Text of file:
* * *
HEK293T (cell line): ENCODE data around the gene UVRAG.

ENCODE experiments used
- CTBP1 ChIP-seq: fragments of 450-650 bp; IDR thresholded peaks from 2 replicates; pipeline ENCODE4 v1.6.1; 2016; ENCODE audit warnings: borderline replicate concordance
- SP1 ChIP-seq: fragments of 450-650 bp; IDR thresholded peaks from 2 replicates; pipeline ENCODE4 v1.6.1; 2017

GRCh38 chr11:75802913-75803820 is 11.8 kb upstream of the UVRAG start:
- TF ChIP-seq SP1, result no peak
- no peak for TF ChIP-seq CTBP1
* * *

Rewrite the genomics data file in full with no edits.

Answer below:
HEK293T (cell line): ENCODE data around the gene UVRAG.

ENCODE experiments used
- CTBP1 ChIP-seq: fragments of 450-650 bp; IDR thresholded peaks from 2 replicates; pipeline ENCODE4 v1.6.1; 2016; ENCODE audit warnings: borderline replicate concordance
- SP1 ChIP-seq: fragments of 450-650 bp; IDR thresholded peaks from 2 replicates; pipeline ENCODE4 v1.6.1; 2017

GRCh38 chr11:75802913-75803820 is 11.8 kb upstream of the UVRAG start:
- TF ChIP-seq SP1, result no peak
- no peak for TF ChIP-seq CTBP1